I was speaking with someone the other day about type 3 diabetes, which I had never heard of before.
“Well,” she said, “it’s Alzheimer’s disease.”
Knowing that Alzheimer’s is related to MTHFR gene mutations, this got me thinking about types 1 and 2 diabetes and whether MTHFR is a cause. As with many of the MTHFR-associated illnesses, this gets a little complicated. While MTHFR gene mutations do not directly cause diabetes, hypomethylation and elevated homocysteine (which can be caused by MTHFR) are serious risk factors in the development of type 2 diabetes. A recent study found that the MTHFR C677T genotype is associated with type 2 diabetes susceptibility. Long-term exposure to homocysteine causes issues with “insulin secretions, cell death and beta cell metabolism problems.” This increase in homocysteine is more to do with the person’s risk profile than with the diabetes itself.
For those people with MTHFR who have diabetes, the genetic mutation can greatly complicate their illnesses. These patients may have a greater risk for developing diabetic retinopathy, neuropathy and nephropathy. Ethnicity may be involved in the causation. Elevated homocysteine can also increase the risk of cardiovascular disease, which is a leading cause of death in patients with diabetes. Drugs like Metformin may increase homocysteine levels in people with MTHFR C677T. So it is especially important that people with diabetes treat their MTHFR gene mutations.
Diabetes patients also face reduced levels of glutathione (GSH), either from the diabetes or a combination of the diabetes and concurrent MTHFR gene mutations. Uncontrolled type 2 diabetes reduces the availability of glutathione precursors while GSH synthesis and metabolism are altered by hyperglycemia and diabetes. People with metabolic syndrome, the precursor to diabetes, also have reduced levels of GSH. This presents serious challenges to the body as people with diabetes face increased rates of oxidative stress. As type 2 diabetes is increasingly becoming recognized as an immune disorder that is associated with chronic low level inflammation, the connection to low GSH is very interesting. Patients with diabetes are, for example, more susceptible to infections such as melioidosis. As a side note, diabetics may find some relief with low-dose naltrexone (LDN) therapy.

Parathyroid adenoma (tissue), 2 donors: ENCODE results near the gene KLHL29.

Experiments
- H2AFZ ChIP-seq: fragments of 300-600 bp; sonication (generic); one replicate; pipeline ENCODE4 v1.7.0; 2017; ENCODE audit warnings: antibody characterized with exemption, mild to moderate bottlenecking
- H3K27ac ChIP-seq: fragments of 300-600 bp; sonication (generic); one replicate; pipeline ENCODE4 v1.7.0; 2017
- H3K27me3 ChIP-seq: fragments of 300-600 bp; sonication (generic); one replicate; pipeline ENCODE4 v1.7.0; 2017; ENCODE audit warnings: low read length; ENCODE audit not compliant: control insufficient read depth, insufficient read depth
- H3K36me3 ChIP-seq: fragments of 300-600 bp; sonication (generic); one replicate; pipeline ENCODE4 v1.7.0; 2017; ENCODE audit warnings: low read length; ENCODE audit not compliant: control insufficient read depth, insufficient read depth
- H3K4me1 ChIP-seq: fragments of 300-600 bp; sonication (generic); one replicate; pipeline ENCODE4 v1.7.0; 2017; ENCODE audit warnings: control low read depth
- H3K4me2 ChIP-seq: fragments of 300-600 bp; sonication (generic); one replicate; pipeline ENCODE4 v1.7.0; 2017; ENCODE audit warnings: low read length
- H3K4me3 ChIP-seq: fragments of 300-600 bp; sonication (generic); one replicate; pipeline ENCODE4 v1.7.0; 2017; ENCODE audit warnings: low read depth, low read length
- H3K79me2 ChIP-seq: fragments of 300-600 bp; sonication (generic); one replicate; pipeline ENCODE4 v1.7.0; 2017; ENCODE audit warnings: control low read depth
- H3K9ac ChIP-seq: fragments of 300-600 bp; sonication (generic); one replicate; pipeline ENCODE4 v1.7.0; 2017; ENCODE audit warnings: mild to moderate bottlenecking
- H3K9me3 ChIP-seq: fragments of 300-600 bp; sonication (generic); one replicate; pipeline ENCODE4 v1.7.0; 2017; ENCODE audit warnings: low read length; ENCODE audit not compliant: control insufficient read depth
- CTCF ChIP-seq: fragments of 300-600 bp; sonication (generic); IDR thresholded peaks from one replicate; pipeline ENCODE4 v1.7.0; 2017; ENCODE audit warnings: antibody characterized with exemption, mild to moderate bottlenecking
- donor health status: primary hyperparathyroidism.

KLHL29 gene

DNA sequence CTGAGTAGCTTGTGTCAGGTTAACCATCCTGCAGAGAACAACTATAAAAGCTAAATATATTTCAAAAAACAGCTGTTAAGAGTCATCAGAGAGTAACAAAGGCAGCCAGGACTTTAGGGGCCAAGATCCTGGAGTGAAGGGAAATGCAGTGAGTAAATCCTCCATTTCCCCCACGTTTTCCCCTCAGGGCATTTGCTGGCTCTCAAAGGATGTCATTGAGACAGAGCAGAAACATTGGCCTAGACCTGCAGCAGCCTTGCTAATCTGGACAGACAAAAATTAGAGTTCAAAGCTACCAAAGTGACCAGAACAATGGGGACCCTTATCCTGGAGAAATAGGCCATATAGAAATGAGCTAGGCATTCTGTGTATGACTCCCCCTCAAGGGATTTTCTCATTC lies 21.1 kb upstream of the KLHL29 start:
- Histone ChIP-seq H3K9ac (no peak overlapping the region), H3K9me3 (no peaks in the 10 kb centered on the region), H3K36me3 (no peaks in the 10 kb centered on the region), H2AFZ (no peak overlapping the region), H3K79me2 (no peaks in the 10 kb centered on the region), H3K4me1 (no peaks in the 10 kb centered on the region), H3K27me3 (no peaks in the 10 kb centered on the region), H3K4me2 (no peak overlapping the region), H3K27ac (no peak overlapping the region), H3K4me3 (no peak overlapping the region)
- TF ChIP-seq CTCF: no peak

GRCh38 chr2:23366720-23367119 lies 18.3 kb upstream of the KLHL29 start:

As always it is very important to address your MTHFR mutations with diet and lifestyle changes to prevent damage to your body from elevated homocysteine and folate depletion. People with diabetes and MTHFR face special challenges and will want to work with a MTHFR-knowledgeable practitioner as they manage their illnesses. If you’re pregnant or trying to become pregnant, please be aware that the homocysteine risk factors also apply to gestational diabetes.